Where Do You Put Your Confidence?

Run with the Horses
Rev. Dr. Jim Toole
Jeremiah 52:12-16

 “Where Do You Put Your Confidence?”

 We have learned through the life of Jeremiah if we want to run with the horses, we must be grounded in our identity as a child of God. We also learn that if we want to run with the horses it will take risk, perseverance, trust, obedience, faithfulness and hope. Our last lesson from Jeremiah will be about confidence, not the confidence we put in our own strength or external circumstances but a confidence that comes from Christ living within us.

Theme: Often we seek confidence from external clarity when what we really need is to find our confidence from internal clarity.

External Clarity – trying to get confidence and assurance from our external circum-stances, the things we can see.

Internal Clarity - described by Eugene Peterson, it is confidence that comes from with-in, from the Holy Spirit in spite of external chaos.

Jeremiah’s story was faithfulness through one disaster after another. Jeremiah never got to see the fruits of his labor. Jeremiah’s confidence did not come from external clarity there was none in his life. His confidence came from the promises of God.

 2 Corinthians 4:18 - because we look not at what can be seen but at what cannot be seen; for what can be seen is temporary, but what cannot be seen is eternal.

 Hebrews 11:1 -Now faith is the assurance of things hoped for, the conviction of things not seen.

 Martin Luther - Faith is a living, daring confidence in God's grace, so sure and certain that a person could stake his life on it.

 Corrie Ten Boom -Never be afraid to trust an unknown future to a known God.

 Martin Luther King Jr. - Faith is taking the first step even when you don’t see the whole staircase.

We Need an Ebed-melech in Our Life!

Run with the Horses
Rev. Dr. Jim Toole
Jeremiah 37

“We Need an Ebed-melech in Our Life!”

We are created for relationship. We all think we are self-sufficient but the reality is we were not created that way. Needing our neighbor, needing others is essential for our spiritual growth.

 Harvard researcher Daniel Goleman states, "The most fundamental revelation of the discipline of neurobiology is that we are wired to connect with others.”

 Theme: If we want a deep relationship with God, we need deep relationships with each other. We all need people who stand with us and for us.

 Ebed-melech was one of the few friends and supporters of Jeremiah. An alien and slave in Jerusalem, he believed Jeremiah’s prophecies. He aided Jeremiah even though the Israelite rulers and priests rejected Jeremiah and his message.


Jeremiah had God on his side. Jeremiah knew how to pray, obey and persevere but he also needed some friends who were willing to stand with him and for him. God often showers His grace on us through our ordinary day to day relationships. We all need an Ebed-melech in our lives.

 Who is standing with you and for you? Who can you turn to when you feel stuck in the mud?

 As I have shared many times before, so often the seeds for these types of friendships are right in front of us, just waiting to be nurtured. Some of you have gotten to know folks on Sunday morning and all it takes is to ask someone out for coffee and lunch. Some of you Pre-school parents may want to form a prayer group for your kids. The sky is the limit.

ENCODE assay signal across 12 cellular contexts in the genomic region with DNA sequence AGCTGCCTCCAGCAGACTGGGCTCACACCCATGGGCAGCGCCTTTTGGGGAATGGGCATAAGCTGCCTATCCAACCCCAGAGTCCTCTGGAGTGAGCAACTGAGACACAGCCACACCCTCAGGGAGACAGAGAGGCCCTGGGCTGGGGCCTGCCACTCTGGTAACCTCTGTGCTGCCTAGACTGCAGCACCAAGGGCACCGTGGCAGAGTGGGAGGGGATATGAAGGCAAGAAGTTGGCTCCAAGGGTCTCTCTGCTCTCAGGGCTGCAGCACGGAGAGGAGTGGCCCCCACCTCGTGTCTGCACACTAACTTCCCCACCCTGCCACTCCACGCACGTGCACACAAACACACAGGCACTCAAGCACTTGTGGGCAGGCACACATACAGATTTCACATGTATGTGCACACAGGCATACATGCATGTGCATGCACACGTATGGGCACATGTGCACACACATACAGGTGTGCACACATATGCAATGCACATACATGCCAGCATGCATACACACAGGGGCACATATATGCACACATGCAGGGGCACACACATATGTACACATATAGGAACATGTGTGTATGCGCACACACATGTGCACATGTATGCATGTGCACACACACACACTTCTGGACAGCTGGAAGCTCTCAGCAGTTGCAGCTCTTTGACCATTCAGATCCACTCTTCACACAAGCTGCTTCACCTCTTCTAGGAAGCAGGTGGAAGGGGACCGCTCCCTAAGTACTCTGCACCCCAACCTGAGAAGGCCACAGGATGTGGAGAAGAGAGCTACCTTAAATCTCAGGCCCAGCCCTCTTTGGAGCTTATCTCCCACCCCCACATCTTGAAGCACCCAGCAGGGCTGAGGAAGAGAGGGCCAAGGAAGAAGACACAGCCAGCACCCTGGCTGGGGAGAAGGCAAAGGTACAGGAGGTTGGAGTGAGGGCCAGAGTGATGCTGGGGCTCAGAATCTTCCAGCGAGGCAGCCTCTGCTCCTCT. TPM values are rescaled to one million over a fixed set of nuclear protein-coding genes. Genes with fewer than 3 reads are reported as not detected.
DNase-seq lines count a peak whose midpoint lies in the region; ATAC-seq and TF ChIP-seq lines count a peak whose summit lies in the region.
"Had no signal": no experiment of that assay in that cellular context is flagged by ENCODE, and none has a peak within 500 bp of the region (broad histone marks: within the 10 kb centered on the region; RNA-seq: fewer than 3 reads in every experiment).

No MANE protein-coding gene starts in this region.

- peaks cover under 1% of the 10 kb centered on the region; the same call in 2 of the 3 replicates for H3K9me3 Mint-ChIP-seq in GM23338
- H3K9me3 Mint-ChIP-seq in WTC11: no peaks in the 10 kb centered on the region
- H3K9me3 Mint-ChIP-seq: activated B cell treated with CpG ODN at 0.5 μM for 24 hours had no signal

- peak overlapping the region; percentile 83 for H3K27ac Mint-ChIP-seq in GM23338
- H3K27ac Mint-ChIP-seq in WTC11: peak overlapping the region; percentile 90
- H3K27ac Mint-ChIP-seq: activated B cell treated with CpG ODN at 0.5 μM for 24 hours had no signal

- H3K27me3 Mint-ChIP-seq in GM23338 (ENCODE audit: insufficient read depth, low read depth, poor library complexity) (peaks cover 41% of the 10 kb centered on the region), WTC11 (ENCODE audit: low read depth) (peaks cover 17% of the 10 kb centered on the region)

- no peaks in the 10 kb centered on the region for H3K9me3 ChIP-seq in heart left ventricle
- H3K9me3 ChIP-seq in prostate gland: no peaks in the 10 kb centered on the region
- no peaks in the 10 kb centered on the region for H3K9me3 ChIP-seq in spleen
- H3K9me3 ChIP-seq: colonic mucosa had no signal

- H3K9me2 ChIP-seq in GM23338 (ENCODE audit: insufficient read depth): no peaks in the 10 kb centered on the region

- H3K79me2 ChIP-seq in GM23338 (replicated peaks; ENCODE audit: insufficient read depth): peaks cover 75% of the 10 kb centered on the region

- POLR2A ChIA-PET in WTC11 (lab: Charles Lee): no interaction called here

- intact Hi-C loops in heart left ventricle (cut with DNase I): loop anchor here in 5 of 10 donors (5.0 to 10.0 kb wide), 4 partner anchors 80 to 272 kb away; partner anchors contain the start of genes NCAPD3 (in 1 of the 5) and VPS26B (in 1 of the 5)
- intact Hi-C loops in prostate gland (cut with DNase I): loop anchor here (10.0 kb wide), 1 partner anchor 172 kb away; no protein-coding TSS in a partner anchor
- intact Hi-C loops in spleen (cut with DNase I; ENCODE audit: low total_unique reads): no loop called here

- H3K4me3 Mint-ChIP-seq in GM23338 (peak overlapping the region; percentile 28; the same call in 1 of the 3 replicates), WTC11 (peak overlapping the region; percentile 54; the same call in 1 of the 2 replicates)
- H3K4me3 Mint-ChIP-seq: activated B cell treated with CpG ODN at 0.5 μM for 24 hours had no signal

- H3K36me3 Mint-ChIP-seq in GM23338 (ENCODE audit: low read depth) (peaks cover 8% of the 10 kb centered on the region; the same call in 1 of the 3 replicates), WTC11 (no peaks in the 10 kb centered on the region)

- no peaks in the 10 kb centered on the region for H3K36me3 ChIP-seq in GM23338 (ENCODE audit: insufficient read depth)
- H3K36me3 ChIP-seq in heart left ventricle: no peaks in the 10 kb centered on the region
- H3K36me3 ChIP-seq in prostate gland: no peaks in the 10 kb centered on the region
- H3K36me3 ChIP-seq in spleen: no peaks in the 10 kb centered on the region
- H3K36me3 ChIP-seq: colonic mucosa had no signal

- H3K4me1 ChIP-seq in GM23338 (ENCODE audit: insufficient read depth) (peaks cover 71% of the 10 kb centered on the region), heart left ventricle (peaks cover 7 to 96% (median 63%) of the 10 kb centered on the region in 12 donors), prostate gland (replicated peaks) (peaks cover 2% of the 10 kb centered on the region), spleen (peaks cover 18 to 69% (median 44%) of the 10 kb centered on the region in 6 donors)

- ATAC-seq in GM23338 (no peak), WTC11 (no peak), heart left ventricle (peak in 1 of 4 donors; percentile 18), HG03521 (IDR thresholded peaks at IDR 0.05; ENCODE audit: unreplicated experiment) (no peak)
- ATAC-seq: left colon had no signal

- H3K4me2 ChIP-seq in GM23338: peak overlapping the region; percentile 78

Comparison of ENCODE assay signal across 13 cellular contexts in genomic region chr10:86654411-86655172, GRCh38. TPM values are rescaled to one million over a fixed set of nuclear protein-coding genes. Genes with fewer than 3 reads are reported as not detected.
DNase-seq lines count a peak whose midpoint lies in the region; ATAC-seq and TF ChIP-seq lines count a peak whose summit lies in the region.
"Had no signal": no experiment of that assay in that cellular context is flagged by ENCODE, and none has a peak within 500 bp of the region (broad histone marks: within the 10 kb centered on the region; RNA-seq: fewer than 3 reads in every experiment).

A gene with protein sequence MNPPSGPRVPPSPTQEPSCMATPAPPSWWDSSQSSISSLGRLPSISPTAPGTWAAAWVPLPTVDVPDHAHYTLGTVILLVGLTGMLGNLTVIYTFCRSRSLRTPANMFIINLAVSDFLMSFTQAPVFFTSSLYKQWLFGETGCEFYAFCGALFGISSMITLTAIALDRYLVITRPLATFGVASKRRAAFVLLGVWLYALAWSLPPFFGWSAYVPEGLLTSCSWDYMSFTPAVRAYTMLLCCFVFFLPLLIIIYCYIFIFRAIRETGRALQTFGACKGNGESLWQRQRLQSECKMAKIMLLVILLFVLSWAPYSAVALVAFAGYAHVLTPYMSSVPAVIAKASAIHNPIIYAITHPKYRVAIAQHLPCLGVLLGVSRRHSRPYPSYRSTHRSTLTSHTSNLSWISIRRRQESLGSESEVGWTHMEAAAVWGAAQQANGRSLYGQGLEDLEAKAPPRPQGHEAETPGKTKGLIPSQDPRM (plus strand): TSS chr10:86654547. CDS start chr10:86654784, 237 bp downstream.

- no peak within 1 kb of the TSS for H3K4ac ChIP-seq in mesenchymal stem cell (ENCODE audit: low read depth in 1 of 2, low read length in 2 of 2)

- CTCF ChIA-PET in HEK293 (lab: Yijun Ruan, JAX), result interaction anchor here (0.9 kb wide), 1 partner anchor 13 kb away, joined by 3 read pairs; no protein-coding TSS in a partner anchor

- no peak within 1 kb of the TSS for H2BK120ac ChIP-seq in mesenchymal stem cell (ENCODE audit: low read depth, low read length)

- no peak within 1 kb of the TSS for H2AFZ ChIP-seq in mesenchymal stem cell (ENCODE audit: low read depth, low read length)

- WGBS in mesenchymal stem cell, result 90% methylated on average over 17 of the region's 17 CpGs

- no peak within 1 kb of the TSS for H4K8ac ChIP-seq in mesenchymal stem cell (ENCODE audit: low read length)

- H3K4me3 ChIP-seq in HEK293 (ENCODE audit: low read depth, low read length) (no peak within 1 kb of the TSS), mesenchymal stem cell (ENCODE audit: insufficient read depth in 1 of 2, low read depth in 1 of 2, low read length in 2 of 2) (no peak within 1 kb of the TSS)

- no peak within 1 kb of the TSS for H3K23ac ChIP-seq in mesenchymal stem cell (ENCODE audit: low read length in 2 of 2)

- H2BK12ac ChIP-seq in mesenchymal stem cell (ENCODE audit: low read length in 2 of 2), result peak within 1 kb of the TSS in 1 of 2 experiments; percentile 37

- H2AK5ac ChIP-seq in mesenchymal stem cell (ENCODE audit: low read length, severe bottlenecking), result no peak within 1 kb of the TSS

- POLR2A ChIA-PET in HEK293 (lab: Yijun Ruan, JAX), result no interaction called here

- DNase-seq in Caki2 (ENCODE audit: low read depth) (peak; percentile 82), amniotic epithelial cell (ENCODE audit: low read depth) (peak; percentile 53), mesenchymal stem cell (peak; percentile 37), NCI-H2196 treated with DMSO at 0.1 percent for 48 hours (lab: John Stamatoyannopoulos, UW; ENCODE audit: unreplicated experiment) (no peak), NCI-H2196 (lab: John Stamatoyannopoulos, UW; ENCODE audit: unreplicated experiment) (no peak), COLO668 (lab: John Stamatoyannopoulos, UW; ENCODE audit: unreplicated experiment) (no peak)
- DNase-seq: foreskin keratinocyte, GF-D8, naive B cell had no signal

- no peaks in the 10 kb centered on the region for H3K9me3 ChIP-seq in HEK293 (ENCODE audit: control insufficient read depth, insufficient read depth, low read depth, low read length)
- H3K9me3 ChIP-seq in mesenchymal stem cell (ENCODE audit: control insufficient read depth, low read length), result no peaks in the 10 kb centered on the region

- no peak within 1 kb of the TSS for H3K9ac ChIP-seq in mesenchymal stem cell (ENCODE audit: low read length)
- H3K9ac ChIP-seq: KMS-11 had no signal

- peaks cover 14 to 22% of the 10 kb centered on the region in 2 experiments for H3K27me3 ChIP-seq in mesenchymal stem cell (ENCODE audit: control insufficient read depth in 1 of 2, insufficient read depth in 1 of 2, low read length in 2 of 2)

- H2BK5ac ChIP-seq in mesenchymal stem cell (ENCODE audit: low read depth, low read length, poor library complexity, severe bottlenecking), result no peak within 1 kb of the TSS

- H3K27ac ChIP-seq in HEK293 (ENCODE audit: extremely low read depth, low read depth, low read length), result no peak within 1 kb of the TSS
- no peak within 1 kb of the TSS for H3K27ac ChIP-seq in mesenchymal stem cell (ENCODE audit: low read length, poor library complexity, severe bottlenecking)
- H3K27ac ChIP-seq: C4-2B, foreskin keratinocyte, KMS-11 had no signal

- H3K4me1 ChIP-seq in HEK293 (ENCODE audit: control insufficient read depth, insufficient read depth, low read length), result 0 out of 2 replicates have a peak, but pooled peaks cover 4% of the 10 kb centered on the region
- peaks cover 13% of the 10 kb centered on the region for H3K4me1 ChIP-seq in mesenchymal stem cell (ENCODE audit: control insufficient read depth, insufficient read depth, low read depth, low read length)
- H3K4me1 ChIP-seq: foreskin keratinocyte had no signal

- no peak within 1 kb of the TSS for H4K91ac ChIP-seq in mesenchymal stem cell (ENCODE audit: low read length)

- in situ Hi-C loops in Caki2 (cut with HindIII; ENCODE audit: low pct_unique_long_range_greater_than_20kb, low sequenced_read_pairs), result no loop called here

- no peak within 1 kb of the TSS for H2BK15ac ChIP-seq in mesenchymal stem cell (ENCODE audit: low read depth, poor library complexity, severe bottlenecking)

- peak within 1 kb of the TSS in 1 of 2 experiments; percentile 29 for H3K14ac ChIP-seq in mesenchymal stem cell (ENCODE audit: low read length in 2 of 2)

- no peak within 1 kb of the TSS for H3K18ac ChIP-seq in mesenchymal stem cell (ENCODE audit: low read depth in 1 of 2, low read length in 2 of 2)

1. Do you have an Ebed-melech in your life, a friend who will stand with you and for you? a group of spiritual friends?

2. Who could be that for you? Think of some names right here, right now. What would it take for you to invite them to coffee or lunch? A turquoise table in the front lawn? Be creative.


Greater Dependence

Running with Horses
Rev. Dr. Jim Toole
Jeremiah 35

“Greater Dependence”

 Why did Jesus talk about money so much?

There is a fundamental connection between a person’s spiritual life and their actions concerning their treasure. We can either allow our heart to shape how we choose to use our treasure, or we can allow our treasure to shape our heart.

Theme: God calls us to health and obedience in all aspects of our lives, even in regards to how we respond with our money.

Over the last few decades there have been two prevalent perspectives on this issue of faith and possessions.

 Moderate Materialism –

 Asceticism –

 In the Old Testament and the New Testament we see God bless folks with creature comforts. Jesus turned water into wine. God blessed Abraham and Job. Food and celebration was part of Judaism and the early church. God wants us to see the gifts that He gives us and to enjoy life. Yet we also see a warning in Scripture to not allow our possessions to be our treasure. There are many different warnings about our stuff.

 It eventually comes down to trust.

We are not called like the Recabites to sell our houses and live in tents, or to abandon our jobs and roam the desert. But we are called to differentiate our needs and our wants. It is the discipline not to strive for possessions, wealth, and extravagance, rather to live with greater dependence on God.


Power to Change Hearts

Running with Horses
Rev. Dr. Jim Toole
Jeremiah 36

“Power to Change Hearts”

We are in the middle of our sermon series looking at the key themes of Jeremiah. Today we are going to look at an interesting story of Jeremiah in Chapter 36.

 Josiah a generation earlier heard the scroll of Deuteronomy read and it completely changed his heart. It not only stirred him in his heart it changed the way he lived.
One generation later, his son, Jehoiakim heard the scroll of Jeremiah and rather than it changing his heart he burned it.

Theme: The word of God has the power to change hearts. But it is amazing how often we can disregard it.

In the Old Testament when you hear proverbs, psalms, or other passages directing people to God’s “word” it is often referring to the Torah. The Torah refers to the Five Books of Moses: Genesis, Exodus, Leviticus, Numbers, and Deuteronomy.

Christians, when we refer to God’s word, we talk about the totality of the Old Testament and the New Testament, the Bible.

Scripture is an essential part and trustworthy record of God’s self-disclosure. All the books of the Old and New Testaments, given by divine inspiration, are the written word of God, the only infallible rule of faith and practice. They are to be interpreted according to their context and purpose and in obedience to the Lord Who speaks through them in living power. We believe God’s word needs to not only be at the center of our church but the center of all of our lives.

Hebrews 4:12 (NRSV) — Indeed, the word of God is living and active, sharper than any two-edged sword, piercing until it divides soul from spirit, joints from marrow; it is able to judge the thoughts and intentions of the heart.